One of the main reasons to integrate AI in the current school curriculum is to make the upcoming generation familiar with technology. The Government of India and the educational board have been pushing for more artificial intelligence to be integrated into the education system, not from the perspective of enhancing it, but also with the intention of making young minds more aware and skilled when it comes to artificial intelligence. Today, children are curious about the smart conversational devices and AI used in applications like Siri and Alexa; some of them even wonder how Netflix gives them precise recommendations. Gradually, they will grow curious and try to learn what algorithms are, what a neural network is, and how they work. The Government of India and the educational board have been taking measures to make the existing school curriculum more AI-centric with a firm belief that the students will learn about AI, have fun and also take India forward.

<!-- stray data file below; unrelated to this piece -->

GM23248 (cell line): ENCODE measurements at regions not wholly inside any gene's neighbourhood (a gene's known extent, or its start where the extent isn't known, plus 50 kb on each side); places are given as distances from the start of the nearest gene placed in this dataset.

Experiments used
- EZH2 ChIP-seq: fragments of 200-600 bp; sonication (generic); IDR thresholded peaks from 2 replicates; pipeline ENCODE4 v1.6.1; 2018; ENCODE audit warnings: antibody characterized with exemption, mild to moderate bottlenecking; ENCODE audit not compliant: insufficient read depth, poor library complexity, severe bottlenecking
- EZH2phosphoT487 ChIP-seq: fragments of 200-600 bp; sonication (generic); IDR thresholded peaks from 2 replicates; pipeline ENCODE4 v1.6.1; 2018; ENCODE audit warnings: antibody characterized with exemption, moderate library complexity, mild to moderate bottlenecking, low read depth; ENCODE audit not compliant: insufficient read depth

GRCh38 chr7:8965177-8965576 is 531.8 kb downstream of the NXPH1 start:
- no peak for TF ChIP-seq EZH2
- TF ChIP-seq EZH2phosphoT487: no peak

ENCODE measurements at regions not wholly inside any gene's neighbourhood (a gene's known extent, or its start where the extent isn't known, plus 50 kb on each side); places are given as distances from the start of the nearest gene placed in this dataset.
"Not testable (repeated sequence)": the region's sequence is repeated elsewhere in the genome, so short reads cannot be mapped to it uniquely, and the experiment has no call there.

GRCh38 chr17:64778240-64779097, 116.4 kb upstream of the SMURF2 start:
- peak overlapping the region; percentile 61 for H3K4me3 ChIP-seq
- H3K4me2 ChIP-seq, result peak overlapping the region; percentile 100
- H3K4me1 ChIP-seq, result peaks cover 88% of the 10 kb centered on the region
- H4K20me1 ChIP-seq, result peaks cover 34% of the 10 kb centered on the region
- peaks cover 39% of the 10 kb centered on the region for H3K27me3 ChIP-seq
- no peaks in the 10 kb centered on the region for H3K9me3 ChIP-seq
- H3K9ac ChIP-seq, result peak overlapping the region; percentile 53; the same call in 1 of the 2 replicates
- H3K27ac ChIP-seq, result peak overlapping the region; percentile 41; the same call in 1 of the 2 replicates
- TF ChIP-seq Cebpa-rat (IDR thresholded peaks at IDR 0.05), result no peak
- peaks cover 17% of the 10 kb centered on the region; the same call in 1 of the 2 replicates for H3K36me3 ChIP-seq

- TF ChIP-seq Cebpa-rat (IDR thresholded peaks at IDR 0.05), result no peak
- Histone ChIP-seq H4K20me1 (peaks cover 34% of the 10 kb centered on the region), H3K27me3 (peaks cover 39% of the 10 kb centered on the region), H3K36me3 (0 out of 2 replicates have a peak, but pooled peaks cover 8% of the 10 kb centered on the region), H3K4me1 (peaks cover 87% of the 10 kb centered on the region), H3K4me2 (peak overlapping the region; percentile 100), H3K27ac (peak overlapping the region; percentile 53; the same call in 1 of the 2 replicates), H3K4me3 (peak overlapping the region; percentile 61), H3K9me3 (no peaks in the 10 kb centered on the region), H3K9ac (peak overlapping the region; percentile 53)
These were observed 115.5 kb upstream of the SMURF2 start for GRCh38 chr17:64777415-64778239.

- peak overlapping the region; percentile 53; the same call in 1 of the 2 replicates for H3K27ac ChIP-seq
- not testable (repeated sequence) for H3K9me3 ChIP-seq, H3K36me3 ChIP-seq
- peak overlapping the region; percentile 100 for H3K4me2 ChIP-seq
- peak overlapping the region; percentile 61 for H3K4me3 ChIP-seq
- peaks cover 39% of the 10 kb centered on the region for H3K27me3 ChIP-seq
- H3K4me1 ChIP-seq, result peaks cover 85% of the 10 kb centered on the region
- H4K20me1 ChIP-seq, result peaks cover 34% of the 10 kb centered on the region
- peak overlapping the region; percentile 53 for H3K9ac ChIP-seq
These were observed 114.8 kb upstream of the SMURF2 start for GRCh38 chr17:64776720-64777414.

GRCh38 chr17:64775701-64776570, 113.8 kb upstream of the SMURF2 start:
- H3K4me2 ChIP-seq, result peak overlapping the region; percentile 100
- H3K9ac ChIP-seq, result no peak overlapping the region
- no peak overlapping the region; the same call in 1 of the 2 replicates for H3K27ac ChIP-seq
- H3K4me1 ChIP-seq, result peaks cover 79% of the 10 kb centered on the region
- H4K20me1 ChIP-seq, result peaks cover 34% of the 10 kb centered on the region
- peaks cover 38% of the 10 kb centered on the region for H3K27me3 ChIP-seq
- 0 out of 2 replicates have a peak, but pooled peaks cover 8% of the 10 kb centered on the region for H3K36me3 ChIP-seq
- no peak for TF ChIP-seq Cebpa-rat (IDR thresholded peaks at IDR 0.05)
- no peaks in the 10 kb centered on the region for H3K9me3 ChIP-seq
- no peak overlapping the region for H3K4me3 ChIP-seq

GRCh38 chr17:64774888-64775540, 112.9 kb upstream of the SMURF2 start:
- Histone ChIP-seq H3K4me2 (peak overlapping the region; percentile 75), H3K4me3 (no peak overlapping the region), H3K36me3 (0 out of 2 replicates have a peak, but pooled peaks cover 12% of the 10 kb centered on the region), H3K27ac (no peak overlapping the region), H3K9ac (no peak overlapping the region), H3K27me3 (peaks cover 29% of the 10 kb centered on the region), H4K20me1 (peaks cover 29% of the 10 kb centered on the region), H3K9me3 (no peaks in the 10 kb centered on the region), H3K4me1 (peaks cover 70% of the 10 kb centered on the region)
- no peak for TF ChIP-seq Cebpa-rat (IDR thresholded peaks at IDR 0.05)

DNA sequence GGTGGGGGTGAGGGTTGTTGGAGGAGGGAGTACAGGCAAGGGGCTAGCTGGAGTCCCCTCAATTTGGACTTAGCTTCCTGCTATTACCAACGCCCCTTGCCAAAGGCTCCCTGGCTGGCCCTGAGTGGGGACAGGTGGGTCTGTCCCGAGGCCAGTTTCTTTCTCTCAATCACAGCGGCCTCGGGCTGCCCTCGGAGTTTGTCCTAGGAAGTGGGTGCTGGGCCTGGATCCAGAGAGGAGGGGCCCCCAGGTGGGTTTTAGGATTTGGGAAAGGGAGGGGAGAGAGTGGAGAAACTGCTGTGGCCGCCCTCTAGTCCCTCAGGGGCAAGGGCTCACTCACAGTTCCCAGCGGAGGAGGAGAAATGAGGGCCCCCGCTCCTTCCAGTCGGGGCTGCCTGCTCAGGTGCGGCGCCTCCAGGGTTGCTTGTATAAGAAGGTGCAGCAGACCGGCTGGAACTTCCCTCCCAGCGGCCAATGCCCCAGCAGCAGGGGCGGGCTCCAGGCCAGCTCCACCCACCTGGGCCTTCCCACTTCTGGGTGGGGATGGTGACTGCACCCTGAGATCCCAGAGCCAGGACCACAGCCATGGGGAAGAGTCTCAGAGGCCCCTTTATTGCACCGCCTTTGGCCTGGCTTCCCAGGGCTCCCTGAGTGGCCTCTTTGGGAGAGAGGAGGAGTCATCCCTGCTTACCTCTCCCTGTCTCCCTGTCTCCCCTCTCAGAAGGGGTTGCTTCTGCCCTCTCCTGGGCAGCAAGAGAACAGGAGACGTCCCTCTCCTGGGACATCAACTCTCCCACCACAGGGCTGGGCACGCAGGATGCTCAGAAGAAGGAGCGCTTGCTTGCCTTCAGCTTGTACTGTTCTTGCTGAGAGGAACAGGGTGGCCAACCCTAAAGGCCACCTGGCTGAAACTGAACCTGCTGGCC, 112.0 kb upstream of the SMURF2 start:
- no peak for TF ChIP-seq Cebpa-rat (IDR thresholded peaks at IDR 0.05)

Working at Royal Dutch Shell's Deepwater division in New Orleans gives Barbara Waelde a front-row seat to how the right data can unlock crucial information for the oil giant. So when her supervisor asked her last year if she was interested in a program that could sharpen her digital and data science capabilities, Waelde, 55, jumped at the chance. Since she began her online coursework, the seven-year Shell veteran has learned Python programming, supervised learning algorithms and data modeling, among other skills. Shell began making these online courses available to U.S. employees long before COVID-19 upended daily life. And according to the oil giant, there are no plans to halt or cancel any of them, despite the fact that on March 23 it announced plans to slash operating costs by $9 billion.